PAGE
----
As Beer Festivals Come To A Halt, Beer Associations Start Virtual Tasting

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The pandemic has affected the economy of many sectors, but it seems to have hit large scale event planning the most. Many beer festivals have also been hit hard. Three major events have been canceled by The Brewers Association. It includes the famous Craft Brewers Conference, the Washington D.C. SAVOR beer and food pairing event, and the HomebrewCon held in Nashville, Tennessee. It has faced a major toll on its revenue and has reportedly cut down 23% of its employees.

One of the largest beer festivals in America, The Great American Beer Festival, is still scheduled for 24-27 September. As per the senior Vice President, Paul Gatza, the company believes that after the initial survey, the competition will surely be held. However, they still plan on holding on to some contingency plans.

Many regional beer festivals have been canceled this year: Portland’s Oregon Brewers Festival, Bend Brewfest, and Madison’s Great Taste of the Midwest. Even the famous Oktoberfest in Germany is not going to take place.

Beer festivals are riskier than other festivals as attendees will take the cup in their hands, and go through multiple samples. The samples are usually shared among participants, making it riskier.

Reliable fundraisers like the Craft Brewers Association of Oklahoma may face huge losses due to the cancelation of the Oklahoma Craft Beer Summit, which used to be held in the middle of May. Many events have moved online. Unfortunately, as per Sean Mossman, the marketing and sales director of CBOA treasurer, it was impossible for beer events to go virtual.

Fortunately, the Alcoholic Beverage Law Enforcement (ABLE) Commission raked their brain, and the Oklahoma Craft Beer Summit ’20 Quarantine Edition came to life. The virtual beer festival sold out all their tickets. Many beers were sampled by a panel, and their expert opinions were broadcasted on Instagram and Facebook later on.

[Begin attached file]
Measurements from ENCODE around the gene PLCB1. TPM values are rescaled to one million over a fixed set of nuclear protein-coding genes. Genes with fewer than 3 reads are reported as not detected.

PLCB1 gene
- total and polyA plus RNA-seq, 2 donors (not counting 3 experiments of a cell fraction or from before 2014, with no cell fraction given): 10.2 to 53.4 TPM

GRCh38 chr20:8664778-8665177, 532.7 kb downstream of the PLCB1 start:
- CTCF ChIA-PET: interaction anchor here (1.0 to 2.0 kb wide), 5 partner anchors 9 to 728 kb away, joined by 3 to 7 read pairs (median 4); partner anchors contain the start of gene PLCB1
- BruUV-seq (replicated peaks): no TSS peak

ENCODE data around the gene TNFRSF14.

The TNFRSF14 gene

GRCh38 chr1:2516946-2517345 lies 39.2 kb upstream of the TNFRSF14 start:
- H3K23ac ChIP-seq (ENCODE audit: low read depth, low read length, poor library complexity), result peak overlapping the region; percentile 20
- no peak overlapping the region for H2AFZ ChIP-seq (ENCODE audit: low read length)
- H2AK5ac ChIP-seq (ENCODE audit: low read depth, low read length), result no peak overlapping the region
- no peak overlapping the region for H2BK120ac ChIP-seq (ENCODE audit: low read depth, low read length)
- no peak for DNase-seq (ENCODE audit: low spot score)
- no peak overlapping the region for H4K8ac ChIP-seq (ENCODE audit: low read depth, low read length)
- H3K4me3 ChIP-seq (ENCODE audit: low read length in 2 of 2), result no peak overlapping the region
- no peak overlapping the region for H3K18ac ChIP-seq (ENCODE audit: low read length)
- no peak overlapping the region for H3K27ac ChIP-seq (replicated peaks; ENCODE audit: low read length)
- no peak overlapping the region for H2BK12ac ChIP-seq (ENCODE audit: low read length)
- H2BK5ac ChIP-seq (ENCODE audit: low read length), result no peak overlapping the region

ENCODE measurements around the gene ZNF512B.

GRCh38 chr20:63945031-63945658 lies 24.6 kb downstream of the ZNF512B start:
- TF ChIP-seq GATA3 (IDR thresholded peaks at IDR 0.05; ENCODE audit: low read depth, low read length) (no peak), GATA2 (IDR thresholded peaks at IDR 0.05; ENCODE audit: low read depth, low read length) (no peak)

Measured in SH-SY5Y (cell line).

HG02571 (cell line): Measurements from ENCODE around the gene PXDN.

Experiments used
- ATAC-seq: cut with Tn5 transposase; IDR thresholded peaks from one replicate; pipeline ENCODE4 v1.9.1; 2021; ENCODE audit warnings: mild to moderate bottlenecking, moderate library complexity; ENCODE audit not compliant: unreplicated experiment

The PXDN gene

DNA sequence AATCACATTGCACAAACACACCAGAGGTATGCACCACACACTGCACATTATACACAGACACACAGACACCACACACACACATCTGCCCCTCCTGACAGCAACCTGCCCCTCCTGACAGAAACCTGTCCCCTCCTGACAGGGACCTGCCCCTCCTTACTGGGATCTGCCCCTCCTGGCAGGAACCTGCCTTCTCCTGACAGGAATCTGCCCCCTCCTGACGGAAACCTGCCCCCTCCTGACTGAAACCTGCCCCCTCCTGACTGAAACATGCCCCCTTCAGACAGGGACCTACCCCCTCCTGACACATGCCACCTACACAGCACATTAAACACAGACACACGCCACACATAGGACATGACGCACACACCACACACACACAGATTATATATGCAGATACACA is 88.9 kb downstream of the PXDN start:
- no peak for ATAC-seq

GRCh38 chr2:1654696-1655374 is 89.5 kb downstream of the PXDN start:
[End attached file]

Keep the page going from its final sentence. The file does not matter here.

Due to low overhead costs, the virtual event was able to gain multiple times the money that traditional events usually earn. Mossman mentioned that they were able to earn $50,000 by spending just $3,000. It’s a total they would have acquired over 3 festivals.

Fortune has surely turned in favor of beer lovers. The company is looking forward to the new world of Zoom calls and online education. Online education for beer is on the rise as it makes knowledge more accessible. Virtual tastings are becoming more common as a substitute for beer festivals. The California Alcoholic Beverage Commission has even provided regulatory relief for associations engaging in this practice.

Untappd is also going to hold such an event on 13th-14th June. They are planning to bring in the audience by giving them the option of two kinds of experiences- one where beer is shipped to them or the other where they purchase it on their own. Local laws will be applicable during the shipping process.

Nonetheless, it is safe to say that beer festivals have not completely stopped. They have just become new and virtual.

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